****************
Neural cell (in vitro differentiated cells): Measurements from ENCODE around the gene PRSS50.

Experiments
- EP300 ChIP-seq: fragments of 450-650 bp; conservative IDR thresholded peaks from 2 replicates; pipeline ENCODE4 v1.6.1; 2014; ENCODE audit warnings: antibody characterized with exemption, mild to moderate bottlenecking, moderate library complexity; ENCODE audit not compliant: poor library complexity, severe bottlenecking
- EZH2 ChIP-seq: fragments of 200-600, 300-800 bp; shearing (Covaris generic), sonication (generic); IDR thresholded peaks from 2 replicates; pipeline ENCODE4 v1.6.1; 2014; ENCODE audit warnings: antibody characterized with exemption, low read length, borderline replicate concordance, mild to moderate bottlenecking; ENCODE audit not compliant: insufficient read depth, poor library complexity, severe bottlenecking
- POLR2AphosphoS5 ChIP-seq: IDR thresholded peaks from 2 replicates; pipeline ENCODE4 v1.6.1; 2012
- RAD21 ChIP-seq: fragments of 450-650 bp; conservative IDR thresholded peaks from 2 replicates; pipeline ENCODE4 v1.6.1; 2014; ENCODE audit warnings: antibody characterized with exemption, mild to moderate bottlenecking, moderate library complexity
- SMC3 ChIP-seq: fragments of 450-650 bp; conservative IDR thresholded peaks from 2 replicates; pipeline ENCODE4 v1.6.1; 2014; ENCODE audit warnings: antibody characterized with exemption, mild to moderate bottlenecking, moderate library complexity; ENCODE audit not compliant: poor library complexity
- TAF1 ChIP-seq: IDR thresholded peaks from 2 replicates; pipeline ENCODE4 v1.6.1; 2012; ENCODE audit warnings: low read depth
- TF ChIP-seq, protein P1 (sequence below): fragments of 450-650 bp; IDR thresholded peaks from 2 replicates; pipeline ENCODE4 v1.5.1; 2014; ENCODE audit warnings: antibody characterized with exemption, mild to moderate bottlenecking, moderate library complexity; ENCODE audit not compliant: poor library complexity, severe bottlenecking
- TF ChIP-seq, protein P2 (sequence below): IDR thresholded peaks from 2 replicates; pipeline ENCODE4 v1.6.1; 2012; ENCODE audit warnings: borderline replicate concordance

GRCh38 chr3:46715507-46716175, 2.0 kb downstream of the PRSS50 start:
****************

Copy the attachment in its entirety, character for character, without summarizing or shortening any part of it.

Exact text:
Neural cell (in vitro differentiated cells): Measurements from ENCODE around the gene PRSS50.

Experiments
- EP300 ChIP-seq: fragments of 450-650 bp; conservative IDR thresholded peaks from 2 replicates; pipeline ENCODE4 v1.6.1; 2014; ENCODE audit warnings: antibody characterized with exemption, mild to moderate bottlenecking, moderate library complexity; ENCODE audit not compliant: poor library complexity, severe bottlenecking
- EZH2 ChIP-seq: fragments of 200-600, 300-800 bp; shearing (Covaris generic), sonication (generic); IDR thresholded peaks from 2 replicates; pipeline ENCODE4 v1.6.1; 2014; ENCODE audit warnings: antibody characterized with exemption, low read length, borderline replicate concordance, mild to moderate bottlenecking; ENCODE audit not compliant: insufficient read depth, poor library complexity, severe bottlenecking
- POLR2AphosphoS5 ChIP-seq: IDR thresholded peaks from 2 replicates; pipeline ENCODE4 v1.6.1; 2012
- RAD21 ChIP-seq: fragments of 450-650 bp; conservative IDR thresholded peaks from 2 replicates; pipeline ENCODE4 v1.6.1; 2014; ENCODE audit warnings: antibody characterized with exemption, mild to moderate bottlenecking, moderate library complexity
- SMC3 ChIP-seq: fragments of 450-650 bp; conservative IDR thresholded peaks from 2 replicates; pipeline ENCODE4 v1.6.1; 2014; ENCODE audit warnings: antibody characterized with exemption, mild to moderate bottlenecking, moderate library complexity; ENCODE audit not compliant: poor library complexity
- TAF1 ChIP-seq: IDR thresholded peaks from 2 replicates; pipeline ENCODE4 v1.6.1; 2012; ENCODE audit warnings: low read depth
- TF ChIP-seq, protein P1 (sequence below): fragments of 450-650 bp; IDR thresholded peaks from 2 replicates; pipeline ENCODE4 v1.5.1; 2014; ENCODE audit warnings: antibody characterized with exemption, mild to moderate bottlenecking, moderate library complexity; ENCODE audit not compliant: poor library complexity, severe bottlenecking
- TF ChIP-seq, protein P2 (sequence below): IDR thresholded peaks from 2 replicates; pipeline ENCODE4 v1.6.1; 2012; ENCODE audit warnings: borderline replicate concordance

GRCh38 chr3:46715507-46716175, 2.0 kb downstream of the PRSS50 start: